GDPR provides stricter and more thorough rules for collecting, storing, and using EU personal data, regardless of the country in which that data is processed, and because of this, Privacy Shield’s relevance has diminished. U.S. organizations that wish to become Privacy Shield self-certified may still do so, but the Framework does not provide the same level of personal data protection outlined by GDPR. What does this mean for you? This post highlights why GDPR is the new standard for personal data protection and has made Privacy Shield less relevant, as well as what companies can do to ensure they become—and remain—GDPR compliant.
Privacy Shield Did Not Provide Adequate Personal Data Privacy and Protection:
The Facebook-Cambridge Analytica Case
Privacy Shield has since its inception had a number of shortcomings, and faced criticism since its first EU review. The EU Parliament’s civil liberties committee also stated that its current agreement fails to meet an adequate level of protection. This lack of protection—including a Privacy Shield Ombudsperson position that remains vacant—is highlighted by the recent Facebook-Cambridge Analytica data breach. This breach compromised the data of 87 million people, 2.7 million of whom were EU citizens.
The social media giant had been Privacy Shield self-certified since 2016. The EU parliament has pointed to the case as a glaring example of why the U.S. must strengthen its personal data protection laws, and why self-certification does not necessarily lead to assured protection. Maximillian Schrems, the plaintiff whose 2015 case ruling invalidated Privacy Shield’s precursor, Safe Harbor, has also targeted Facebook for its questionable data flows under what Privacy Shield deems adequate.
How GDPR Has Made Privacy Shield Less Relevant
In an attempt to address these inadequacies and improve protection for anyone who submits personal data from inside the EU, the EU’s General Data Protection Regulation (GDPR) builds upon the 1995 EU Data Protection Directive. GDPR provides the most comprehensive set of rules for protecting and regulating how EU personal data is used.
EU Parliament has made it clear that GDPR is the new standard for personal data protection. On July 4, 2018, it voted on a non-binding resolution that called on the European Commission to suspend Privacy Shield unless the U.S. became fully compliant by September 1, 2018. However, the U.S. has not become compliant, and the European Commission has not responded with any retaliatory measures. The United States’ CLOUD Act (Clarifying Lawful Overseas Use of Data) has also raised concerns and presented new hurdles for European Parliament, noting that the Act may conflict with its personal data protection laws and violate civil liberties in the process.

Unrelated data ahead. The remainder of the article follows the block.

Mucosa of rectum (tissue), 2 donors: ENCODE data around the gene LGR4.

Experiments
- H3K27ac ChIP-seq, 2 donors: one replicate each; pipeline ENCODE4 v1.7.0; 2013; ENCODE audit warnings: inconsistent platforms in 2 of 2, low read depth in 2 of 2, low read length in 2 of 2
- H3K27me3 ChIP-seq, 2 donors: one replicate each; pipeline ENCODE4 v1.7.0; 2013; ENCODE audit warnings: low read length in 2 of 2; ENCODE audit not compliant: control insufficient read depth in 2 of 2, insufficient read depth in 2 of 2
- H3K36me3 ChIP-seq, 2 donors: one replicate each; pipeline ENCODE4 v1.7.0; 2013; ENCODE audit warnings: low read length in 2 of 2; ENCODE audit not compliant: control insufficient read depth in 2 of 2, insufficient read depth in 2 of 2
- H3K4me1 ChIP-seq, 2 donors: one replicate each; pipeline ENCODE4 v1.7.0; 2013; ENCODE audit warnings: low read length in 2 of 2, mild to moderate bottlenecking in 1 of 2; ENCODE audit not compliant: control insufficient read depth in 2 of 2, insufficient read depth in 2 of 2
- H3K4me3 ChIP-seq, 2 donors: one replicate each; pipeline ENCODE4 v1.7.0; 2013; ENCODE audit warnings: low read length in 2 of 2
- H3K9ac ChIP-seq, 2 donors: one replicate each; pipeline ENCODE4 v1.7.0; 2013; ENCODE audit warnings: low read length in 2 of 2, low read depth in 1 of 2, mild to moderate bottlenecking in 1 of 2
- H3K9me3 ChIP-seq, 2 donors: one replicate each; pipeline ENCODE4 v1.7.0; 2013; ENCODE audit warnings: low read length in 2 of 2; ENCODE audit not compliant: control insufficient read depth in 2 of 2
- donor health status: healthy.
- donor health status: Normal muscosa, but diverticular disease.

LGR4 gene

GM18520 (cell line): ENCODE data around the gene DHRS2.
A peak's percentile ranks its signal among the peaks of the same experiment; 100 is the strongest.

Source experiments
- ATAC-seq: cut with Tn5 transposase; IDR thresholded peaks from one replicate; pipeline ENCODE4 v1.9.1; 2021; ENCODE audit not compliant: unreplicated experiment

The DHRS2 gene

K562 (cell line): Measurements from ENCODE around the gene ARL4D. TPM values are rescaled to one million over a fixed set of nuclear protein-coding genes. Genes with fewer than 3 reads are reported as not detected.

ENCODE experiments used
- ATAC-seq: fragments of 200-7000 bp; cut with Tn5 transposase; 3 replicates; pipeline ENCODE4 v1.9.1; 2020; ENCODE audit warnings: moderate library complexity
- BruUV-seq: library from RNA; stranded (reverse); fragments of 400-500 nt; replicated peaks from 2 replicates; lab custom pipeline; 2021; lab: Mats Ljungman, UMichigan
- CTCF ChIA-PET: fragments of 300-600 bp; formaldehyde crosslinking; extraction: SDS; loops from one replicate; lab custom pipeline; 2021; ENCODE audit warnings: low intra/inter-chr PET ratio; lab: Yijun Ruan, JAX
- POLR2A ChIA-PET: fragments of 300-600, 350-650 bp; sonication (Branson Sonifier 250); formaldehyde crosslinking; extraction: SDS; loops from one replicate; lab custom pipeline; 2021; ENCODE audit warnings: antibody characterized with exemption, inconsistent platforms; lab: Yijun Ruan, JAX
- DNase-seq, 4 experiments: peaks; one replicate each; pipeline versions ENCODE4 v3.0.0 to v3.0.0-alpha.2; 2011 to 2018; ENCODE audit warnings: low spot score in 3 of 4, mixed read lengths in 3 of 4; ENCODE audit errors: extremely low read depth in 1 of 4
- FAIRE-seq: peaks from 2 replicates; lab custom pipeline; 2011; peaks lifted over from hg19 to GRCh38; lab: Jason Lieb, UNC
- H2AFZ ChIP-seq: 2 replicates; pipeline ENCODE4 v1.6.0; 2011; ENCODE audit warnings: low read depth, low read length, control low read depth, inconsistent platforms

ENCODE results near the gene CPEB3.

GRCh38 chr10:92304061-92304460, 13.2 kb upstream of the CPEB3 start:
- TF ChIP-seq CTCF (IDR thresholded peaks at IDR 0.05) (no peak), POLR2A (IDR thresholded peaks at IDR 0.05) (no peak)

GDPR Provides All-encompassing Personal Data Protection Guidelines, U.S. Data Laws are Piecemeal
Currently, the EU is unsatisfied with—and skeptical of—the United States’ lack of transparency regarding personal data protection. Bluntly, the EU sees personal data protection as a human right and the U.S. does not. This fundamental difference is one of the primary contributors to dissimilar data protection laws between the U.S. and EU.
Despite the U.S. government’s lack of a personal data protection plan that mirrors GDPR, public and private organizations in the United States must follow GDPR’s guidelines when collecting personal data of anyone inside the EU. If not, they run the risk of fines, penalties, or a loss of trust among those who support these organizations. Though at the Federal level the U.S. does not have a similar plan to GDPR, some states, including California and Colorado, have enacted GDPR-like personal data security legislation, perhaps setting the standard for more states to emulate.
How Businesses Benefit from Ensuring Personal Data Protection
Organizations should be mindful of GDPR’s requirements, and can benefit from creating an internal review team, or a Governance, Risk, and Compliance Committee (GRC). These bodies evaluate risks and provide solutions that include final risk mitigation to ensure personal data privacy and security. Under GDPR, most private businesses and public authorities are required to appoint a Data Protection Officer (DPO) to ensure that they are compliantly handling personal data.
For organizations operating in the digital age, trust is just as valuable as financial transactions; if clients and customers can’t trust the businesses they support, they will look elsewhere for products and services. Companies that adhere to GDPR guidelines are demonstrating to clients and customers that they are committed to protecting their personal data. Organizations can do so by:
- Documenting the personal data collected, where it came from, and its use—and only using it for the documented purpose
- Disclosing to data subjects how and why their personal data is being collected and processed
- Appointing a Data Protection Officer
- Contacting authorities within 72 hours (should a breach occur)
- Offering individuals the right to be forgotten
- Conducting regular internal audits and reviewing internal policies
Become—and Remain—GDPR Compliant
GDPR is the most comprehensive regulation to provide personal data protection. As its influence continues to spread, other countries will likely follow with similar guidelines; a worldwide agreement on what constitutes “adequate” privacy and security will be the next major step for personal data legislation.
Velocity Global has always valued its global clients’ personal data security—and that commitment to security and privacy is reflected in our GDPR relevant Information Governance Program. If you’re considering expanding your business and would like to learn more about this plan, reach out to Velocity Global today. Our full suite of global expansion services can help you navigate the complexities of international expansion, and ensure compliance with local regulations.